Blackpaint 566 – Babes in the Wood


Bacon and Auden

I can never read Auden’s staggering poem “September 1st 1939” without remembering Bacon’s painting – and vice versa.  It’s the two men in hats, sitting in a bar(?) while the slaughtered body hovers to their left:

bacon crucifixion 1965

Bacon – Crucifixion 1965

Faces along the bar

Cling to their average day:

The lights must never go out,

The music must always play,

All the conventions conspire

To make this fort assume

The furniture of home;

Lest we should see where we are,

Lost in a haunted wood,

Children afraid of the night

Who have never been happy or good.

Actually, Bacon’s triptych suggests another Auden poem as well; “Musee des Beaux Arts”.  The theme of this is how normal life goes on while momentous and/or tragic events unfold “next door”; Auden refers to Bruegel’s Icarus picture (below), in which the ploughman goes on ploughing as Icarus’ legs – see them? – follow the rest of his body into the depths.  The barflies in the Bacon are sort of parallel to the ploughman.

 

icarus

Bruegel the Elder – Icarus

Interestingly, Auden excluded “September 1st 1939” from his Collected Poems; maybe he regretted being in the USA as Great Britain went to war; maybe he changed his mind about the politics; “Those to whom evil is done Do evil in return” might be represented as an excuse for the rise of Nazism.  Whatever the reason for its exclusion, it has to be one of the best poems on a political theme ever written.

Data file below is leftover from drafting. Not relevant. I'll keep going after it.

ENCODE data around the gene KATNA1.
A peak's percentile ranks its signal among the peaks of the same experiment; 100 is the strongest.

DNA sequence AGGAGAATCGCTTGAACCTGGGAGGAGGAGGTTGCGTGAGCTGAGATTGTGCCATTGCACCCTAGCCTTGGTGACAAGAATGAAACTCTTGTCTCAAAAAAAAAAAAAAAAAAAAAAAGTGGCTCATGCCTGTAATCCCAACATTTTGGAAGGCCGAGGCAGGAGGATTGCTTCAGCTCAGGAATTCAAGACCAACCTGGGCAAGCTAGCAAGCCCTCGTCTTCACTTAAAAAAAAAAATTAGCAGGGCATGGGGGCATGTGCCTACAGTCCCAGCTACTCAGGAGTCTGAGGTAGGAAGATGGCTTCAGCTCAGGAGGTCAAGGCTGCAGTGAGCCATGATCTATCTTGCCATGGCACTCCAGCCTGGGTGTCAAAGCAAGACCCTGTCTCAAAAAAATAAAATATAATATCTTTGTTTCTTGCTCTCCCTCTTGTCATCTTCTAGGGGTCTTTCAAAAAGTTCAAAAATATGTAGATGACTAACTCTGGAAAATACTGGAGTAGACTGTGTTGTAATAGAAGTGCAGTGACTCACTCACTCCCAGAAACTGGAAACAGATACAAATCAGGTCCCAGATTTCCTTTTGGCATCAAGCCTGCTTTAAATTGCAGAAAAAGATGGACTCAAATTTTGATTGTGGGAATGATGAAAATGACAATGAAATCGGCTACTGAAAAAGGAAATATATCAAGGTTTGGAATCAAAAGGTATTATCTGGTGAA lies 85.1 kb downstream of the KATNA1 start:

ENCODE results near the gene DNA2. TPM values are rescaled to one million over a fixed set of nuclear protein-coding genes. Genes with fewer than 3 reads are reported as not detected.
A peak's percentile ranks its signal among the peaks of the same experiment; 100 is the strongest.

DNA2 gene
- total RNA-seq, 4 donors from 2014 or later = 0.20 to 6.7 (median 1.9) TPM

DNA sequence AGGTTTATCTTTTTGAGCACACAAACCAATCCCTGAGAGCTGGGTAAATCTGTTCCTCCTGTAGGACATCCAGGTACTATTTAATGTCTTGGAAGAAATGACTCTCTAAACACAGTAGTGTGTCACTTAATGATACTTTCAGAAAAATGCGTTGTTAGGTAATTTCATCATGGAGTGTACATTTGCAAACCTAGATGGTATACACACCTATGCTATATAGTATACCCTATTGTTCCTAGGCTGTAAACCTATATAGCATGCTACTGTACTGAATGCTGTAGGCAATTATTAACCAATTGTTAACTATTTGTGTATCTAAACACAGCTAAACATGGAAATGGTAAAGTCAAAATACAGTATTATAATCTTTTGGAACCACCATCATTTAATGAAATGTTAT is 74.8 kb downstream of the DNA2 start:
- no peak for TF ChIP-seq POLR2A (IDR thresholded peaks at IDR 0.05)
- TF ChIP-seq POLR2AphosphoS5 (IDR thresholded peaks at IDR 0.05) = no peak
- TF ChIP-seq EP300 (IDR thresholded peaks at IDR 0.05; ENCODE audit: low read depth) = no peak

Z, dir. Costa – Gavras, 1969

I fancied something political and unequivocally left-wing to watch, maybe to readjust my parameters a bit, so I turned to the DVD of “Z”; I guess “Battle for Algiers” would have served, or a Franco Rosi, but I haven’t got them.  The film is about the murder of the politician Gregory Lambrakis in 1963, carried out, allegedly, on the orders of local police and army chiefs.  Marcel Bozzuffi (left, below, with Jacques Perrin as an opportunistic journalist) is the assassin and a brilliantly malevolent one he makes; he went on to kill again in “The French Connection” and judging by the titles of many other films, in those too.

Z1

I think Costa -Gavras might face accusations of homophobia if he were making the film today, since Bozzuffi’s character is shown to be both gay and predatory , with arguably little relevance to the plot; presumably the film is historically accurate on this point.  Bozzuffi is a great villain, though, and joins two other of my cinema icons, the wild men Gaston Modot (l’Age D’Or, La Regle du Jeu) and Franco Citti (Oedipus Rex, Canterbury Tales).

franco citti

Citti

 

modot

Modot

 

Sex & Drugs & Rock & Roll (dir.Mat Whitecross, 2010)

Watching Andy Serkis as Ian Dury the other night, composing, or rather throwing together the words to “Spasticus Autisticus” in a stream of consciousness, I was reminded of Finnegans Wake.  I’m sure this is a trite, pretentious observation, made by many commentators before – but I’ve never shied away from triteness and pretension in the past, so why start now?

lost in the wood 1

Lost in the Wood

Blackpaint

23.8.16

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